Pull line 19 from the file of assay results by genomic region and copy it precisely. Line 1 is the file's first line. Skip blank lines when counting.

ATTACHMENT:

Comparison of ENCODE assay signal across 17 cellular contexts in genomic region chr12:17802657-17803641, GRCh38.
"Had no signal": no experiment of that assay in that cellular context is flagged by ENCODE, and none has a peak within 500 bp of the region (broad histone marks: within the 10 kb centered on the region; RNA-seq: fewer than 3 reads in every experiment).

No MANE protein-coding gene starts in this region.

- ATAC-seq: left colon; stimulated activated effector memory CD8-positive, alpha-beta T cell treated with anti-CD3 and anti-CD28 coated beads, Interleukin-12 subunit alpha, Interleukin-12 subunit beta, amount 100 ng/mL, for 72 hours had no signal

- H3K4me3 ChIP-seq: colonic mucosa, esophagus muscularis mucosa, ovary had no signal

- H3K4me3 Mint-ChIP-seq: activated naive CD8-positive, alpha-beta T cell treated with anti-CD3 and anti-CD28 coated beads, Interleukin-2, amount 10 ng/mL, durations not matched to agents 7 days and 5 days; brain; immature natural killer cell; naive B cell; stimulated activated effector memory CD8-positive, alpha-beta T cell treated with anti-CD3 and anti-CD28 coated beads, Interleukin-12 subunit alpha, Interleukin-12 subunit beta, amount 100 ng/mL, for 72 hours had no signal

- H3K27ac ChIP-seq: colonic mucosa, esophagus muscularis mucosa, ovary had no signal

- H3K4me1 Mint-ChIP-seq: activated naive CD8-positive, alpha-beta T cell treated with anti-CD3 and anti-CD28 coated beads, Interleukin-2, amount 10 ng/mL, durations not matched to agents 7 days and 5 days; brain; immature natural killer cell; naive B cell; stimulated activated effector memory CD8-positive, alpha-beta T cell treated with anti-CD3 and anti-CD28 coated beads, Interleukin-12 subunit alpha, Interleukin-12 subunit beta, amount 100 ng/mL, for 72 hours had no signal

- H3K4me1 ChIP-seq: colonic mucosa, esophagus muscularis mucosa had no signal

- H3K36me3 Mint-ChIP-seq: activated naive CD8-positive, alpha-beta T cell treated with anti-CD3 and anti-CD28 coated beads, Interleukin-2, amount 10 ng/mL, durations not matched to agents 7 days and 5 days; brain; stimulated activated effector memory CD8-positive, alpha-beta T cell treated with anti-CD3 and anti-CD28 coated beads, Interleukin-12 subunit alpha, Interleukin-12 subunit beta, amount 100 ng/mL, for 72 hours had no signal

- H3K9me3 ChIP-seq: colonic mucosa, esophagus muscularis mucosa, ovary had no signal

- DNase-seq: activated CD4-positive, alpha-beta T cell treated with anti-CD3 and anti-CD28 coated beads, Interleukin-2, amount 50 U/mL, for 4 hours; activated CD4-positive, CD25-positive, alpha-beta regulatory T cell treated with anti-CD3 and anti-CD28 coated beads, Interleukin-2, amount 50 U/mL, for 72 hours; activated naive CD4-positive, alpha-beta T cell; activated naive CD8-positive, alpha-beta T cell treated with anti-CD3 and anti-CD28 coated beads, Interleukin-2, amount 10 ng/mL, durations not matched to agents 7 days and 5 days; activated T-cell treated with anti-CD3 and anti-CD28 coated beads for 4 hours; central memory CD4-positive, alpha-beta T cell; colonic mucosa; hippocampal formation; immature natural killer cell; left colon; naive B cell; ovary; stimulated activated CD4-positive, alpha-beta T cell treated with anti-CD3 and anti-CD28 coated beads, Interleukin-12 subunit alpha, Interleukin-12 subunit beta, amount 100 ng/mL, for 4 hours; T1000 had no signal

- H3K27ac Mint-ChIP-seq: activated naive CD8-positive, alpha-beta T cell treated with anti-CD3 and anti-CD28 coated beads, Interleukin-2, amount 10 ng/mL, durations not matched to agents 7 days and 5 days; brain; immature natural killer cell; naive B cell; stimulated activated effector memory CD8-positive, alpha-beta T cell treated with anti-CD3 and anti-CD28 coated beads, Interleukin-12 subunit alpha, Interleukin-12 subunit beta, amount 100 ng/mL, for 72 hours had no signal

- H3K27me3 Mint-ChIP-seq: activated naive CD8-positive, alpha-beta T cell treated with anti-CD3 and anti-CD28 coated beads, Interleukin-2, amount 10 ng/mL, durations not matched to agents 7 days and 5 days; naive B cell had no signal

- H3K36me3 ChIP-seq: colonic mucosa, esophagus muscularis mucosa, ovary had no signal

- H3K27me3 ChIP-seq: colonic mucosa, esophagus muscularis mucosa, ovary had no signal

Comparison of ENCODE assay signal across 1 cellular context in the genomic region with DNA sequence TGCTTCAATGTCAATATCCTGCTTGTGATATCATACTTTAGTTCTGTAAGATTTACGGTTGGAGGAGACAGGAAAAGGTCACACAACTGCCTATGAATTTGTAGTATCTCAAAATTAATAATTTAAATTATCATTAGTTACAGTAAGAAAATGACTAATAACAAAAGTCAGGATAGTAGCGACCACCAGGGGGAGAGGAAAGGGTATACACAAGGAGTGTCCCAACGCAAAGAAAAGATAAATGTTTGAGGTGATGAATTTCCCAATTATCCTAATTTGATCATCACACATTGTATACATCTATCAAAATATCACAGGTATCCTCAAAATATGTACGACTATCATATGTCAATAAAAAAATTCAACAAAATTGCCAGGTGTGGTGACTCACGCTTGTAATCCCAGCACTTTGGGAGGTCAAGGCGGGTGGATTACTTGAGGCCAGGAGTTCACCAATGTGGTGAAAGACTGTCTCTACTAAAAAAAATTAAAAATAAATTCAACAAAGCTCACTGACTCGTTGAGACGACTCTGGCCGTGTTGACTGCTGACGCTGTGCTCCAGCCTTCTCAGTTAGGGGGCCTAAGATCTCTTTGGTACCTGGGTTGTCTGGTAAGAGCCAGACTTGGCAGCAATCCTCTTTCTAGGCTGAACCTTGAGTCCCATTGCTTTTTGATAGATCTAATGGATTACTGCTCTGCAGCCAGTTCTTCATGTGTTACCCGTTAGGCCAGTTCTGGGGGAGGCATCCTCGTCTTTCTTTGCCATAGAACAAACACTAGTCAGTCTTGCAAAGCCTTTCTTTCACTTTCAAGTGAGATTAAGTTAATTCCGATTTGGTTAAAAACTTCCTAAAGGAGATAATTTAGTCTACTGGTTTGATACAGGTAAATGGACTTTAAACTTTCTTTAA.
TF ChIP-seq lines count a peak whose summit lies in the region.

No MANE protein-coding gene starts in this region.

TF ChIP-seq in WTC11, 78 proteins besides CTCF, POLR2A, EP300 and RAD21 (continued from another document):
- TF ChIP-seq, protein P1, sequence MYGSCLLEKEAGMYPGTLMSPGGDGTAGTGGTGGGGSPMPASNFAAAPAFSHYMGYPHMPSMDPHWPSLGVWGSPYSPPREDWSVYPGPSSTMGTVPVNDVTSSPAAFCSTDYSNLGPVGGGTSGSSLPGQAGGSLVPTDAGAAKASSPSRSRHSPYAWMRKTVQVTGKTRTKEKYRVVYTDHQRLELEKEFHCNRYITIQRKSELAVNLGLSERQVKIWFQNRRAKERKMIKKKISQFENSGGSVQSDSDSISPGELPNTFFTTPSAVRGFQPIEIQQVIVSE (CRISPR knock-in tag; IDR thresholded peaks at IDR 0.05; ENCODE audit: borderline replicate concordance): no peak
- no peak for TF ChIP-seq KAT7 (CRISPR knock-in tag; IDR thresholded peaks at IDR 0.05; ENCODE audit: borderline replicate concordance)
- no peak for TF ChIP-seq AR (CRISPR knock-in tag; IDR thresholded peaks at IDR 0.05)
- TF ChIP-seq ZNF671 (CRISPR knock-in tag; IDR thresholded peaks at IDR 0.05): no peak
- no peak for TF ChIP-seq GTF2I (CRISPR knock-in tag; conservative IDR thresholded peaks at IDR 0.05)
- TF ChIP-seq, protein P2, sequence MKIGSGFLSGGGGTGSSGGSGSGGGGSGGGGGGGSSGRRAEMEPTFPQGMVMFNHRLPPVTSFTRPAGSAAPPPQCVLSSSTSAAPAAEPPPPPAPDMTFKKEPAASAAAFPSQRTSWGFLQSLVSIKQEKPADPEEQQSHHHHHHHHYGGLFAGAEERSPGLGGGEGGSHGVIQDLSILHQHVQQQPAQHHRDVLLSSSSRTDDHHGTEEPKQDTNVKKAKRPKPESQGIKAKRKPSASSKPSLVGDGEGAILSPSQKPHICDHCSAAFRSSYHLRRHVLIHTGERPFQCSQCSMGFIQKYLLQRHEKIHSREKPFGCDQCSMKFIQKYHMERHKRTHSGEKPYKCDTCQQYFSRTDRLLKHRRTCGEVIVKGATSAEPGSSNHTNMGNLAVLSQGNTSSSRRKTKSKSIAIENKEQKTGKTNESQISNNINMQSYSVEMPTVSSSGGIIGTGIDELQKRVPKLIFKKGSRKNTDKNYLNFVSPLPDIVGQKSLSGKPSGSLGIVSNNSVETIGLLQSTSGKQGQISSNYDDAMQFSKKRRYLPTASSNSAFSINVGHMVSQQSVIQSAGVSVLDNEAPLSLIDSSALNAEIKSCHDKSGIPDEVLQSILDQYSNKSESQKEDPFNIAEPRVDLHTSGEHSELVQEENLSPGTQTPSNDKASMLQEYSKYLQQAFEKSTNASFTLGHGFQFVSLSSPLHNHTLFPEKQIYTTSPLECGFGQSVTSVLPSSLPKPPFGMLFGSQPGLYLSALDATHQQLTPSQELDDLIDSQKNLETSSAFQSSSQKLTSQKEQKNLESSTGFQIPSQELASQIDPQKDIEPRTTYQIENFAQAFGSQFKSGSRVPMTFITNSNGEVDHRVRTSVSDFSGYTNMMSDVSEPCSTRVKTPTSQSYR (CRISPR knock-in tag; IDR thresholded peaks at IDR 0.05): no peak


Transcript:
No MANE protein-coding gene starts in this region.